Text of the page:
Burdensome: An additional important criteria here has to do with the burdensome nature of having the President Nominate and the Senate Confirm a large number of administrative officials. From 1836-1975, the patent judges (then called examiners-in-chief) were appointed by the President.  However, the expansion of the patent system (and administrative state in general) began to identify those appointments as an unneeded burden on the President and thus shifted their appointment to the Secretary of Commerce.  I expect that some members of the court – such as Justice Gorsuch – will see this justification as carrying little weight.

74 thoughts on “Briefing begins in US v. Arthrex

  1. 6

    The AIPLA [the major organization representing patent attorneys] has just filed a consolidated amicus brief in support of reversal in these Arthrex cases. The AIPLA summary says that: “..while the question is a close one, the totality of the circumstances under the flexible analysis to assess whether an officer is ‘principal’ or ‘inferior’ supports finding that APJs are inferior officers who are constitutionally appointed. The brief explains that the Federal Circuit’s chosen remedy – severing application of Title 5’s federal employment removal protections to APJs and ordering the rehearing of each affected case before a new panel – risks creating significant uncertainty, delay, and lack of transparency and accountability in the patent system.”

    1. 6.1

      [I only found it surprising that the AIPLA Amicus Committee and Board found that “the question is a close one.”]

      1. 6.1.1

        If not close, would one need a ‘totality’ and ‘flexible analysis’….?

        I do not wonder what is a dividing line for various groups between “Ends justifies the Means” and wanting a lack of brightline reasoning exemplified by the buzz words of “a ‘totality’ and ‘flexible analysis’…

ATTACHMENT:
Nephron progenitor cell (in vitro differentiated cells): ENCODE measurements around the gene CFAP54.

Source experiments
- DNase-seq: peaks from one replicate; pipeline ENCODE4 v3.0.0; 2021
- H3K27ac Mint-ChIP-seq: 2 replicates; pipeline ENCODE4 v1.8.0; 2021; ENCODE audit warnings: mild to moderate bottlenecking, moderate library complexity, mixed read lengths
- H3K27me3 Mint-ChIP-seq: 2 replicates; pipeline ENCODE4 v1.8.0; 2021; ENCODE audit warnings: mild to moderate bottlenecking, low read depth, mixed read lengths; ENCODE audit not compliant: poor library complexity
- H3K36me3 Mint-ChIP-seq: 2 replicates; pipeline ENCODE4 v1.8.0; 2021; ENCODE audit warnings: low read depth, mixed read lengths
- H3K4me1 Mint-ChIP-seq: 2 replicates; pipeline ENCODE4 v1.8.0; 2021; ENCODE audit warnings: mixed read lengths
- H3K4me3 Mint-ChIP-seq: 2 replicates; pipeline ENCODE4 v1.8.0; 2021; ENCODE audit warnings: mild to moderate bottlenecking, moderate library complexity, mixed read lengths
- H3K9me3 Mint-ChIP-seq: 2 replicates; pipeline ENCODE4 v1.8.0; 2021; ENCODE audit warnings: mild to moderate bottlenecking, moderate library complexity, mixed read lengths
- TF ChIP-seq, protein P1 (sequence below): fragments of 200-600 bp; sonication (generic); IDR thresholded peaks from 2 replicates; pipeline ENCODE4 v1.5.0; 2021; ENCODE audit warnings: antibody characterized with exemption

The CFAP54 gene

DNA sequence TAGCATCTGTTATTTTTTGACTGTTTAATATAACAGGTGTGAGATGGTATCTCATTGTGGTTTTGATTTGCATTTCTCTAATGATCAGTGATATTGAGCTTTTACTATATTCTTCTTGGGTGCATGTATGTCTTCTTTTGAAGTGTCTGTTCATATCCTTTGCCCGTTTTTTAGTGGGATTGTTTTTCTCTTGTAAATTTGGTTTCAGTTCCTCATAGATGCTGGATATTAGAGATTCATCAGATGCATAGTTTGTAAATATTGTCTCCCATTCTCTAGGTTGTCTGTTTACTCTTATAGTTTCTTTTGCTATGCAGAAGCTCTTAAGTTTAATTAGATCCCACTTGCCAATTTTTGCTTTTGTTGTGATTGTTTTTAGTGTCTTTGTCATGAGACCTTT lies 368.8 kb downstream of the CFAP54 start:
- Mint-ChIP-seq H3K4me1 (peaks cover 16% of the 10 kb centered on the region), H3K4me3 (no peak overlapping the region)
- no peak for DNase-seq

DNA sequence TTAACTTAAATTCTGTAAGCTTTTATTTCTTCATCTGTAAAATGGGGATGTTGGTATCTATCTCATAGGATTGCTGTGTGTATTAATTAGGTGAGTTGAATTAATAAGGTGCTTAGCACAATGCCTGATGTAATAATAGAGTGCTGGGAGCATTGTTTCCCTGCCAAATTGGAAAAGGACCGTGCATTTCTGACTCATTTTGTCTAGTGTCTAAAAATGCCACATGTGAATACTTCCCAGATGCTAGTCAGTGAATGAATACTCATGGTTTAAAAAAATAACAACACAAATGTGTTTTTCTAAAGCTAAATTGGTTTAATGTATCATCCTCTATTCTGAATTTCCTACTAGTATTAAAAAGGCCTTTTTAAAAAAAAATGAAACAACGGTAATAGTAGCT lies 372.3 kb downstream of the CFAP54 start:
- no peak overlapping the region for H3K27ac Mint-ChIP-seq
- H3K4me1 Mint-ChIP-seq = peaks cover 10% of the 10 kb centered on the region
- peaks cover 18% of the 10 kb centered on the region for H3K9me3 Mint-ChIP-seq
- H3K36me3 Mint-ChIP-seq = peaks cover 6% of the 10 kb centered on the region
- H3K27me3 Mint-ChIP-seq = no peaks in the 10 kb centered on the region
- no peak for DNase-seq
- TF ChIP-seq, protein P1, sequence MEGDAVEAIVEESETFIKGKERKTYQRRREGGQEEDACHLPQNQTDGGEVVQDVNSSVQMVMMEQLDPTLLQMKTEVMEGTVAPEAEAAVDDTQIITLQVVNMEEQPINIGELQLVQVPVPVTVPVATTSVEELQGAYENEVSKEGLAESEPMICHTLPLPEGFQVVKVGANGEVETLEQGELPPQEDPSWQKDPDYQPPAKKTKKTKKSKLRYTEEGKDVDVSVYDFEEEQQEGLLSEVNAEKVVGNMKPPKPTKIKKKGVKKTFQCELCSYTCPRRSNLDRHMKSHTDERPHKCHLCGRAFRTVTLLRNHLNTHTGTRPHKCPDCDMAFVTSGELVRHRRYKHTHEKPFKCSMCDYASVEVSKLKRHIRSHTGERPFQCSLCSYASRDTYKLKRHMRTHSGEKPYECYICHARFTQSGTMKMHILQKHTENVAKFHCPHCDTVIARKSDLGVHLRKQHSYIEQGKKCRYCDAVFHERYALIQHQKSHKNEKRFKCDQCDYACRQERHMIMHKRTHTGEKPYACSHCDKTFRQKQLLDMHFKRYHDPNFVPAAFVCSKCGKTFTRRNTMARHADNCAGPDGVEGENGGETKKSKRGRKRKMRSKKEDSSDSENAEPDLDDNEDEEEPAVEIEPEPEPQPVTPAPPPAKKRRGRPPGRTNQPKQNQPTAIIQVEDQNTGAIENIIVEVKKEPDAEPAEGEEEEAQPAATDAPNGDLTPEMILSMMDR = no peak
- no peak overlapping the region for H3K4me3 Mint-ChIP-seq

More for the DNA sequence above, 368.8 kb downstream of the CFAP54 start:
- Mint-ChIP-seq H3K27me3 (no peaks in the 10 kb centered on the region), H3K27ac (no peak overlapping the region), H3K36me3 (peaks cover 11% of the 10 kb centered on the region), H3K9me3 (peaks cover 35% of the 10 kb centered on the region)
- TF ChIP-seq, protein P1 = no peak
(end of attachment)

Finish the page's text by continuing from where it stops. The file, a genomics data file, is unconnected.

2. 6.1.2

        eComp Consultants (eComp) has also filed an amicus brief, with a short but effective trashing of the Fed. Cir. decision below. [Will anyone but the opposing party support that decision?]

  2. 5

    It’s difficult to square the holding of this case with the holding in Oil States. Making the PTAB less ‘judge like’ makes it more executive branch like, and therefore more like the Executive is reversing or obviating the judgment of the Art III department when a patent is enforced. See, Oil States. The outlier here being the ‘dual jurisdiction ‘ of the Art III and the PTAB over an issued patent and of course the ability of the Executive to void the (final) judgments of the Art III department. In other words, you would have a stronger case for PTAB if it were more “judge like” not less. Further, it’s not the job of the Court to ‘fix’ statutes to make it easy on Congress, Congress wrote the statute, they can live with it. So what? if it’s ‘hard’ to confirm all these appointments, if it’s too hard Congress can just repeal the statute and get rid of the PTAB. And further, SCOTUS doesn’t take cases to affirm lower courts. My tea leafs say – reversed, they are officers (and they better be under the power granted by the scheme and affirmed by Oil States) of the US that need confirmed. Gorsuch has strong views on structured liberty (see, his book, it’s the civil rights issue of the present day) and making Congress feel the administrative burden of these admin tribunals they are creating, and the enabling door opened by Oil States, is the very least SCOTUS should be doing here.

    1. 5.1

      The outlier here being the ‘dual jurisdiction ‘ of the Art III and the PTAB over an issued patent and of course the ability of the Executive to void the (final) judgments of the Art III department. See, Hayburn’s Case.

      1. 5.1.1

        Regarding dual jurisdiction over an issued patent, are you saying that invalidity is an in rem action?

        1. 5.1.1.1

          If an Art III court can’t make a final determination – and not be collaterally 2nd guessed – by mistake, fraud, the claim undermined, etc. as to the determination of the case – an Article III court does not have jurisdiction over the case. And should not sit as Article III judges. See. Hayburn’s case. link to en.wikipedia.org
          It’s a fundamental issue guaranteed under our system of ordered liberty – 3 branches of government – and not a government of mixed powers.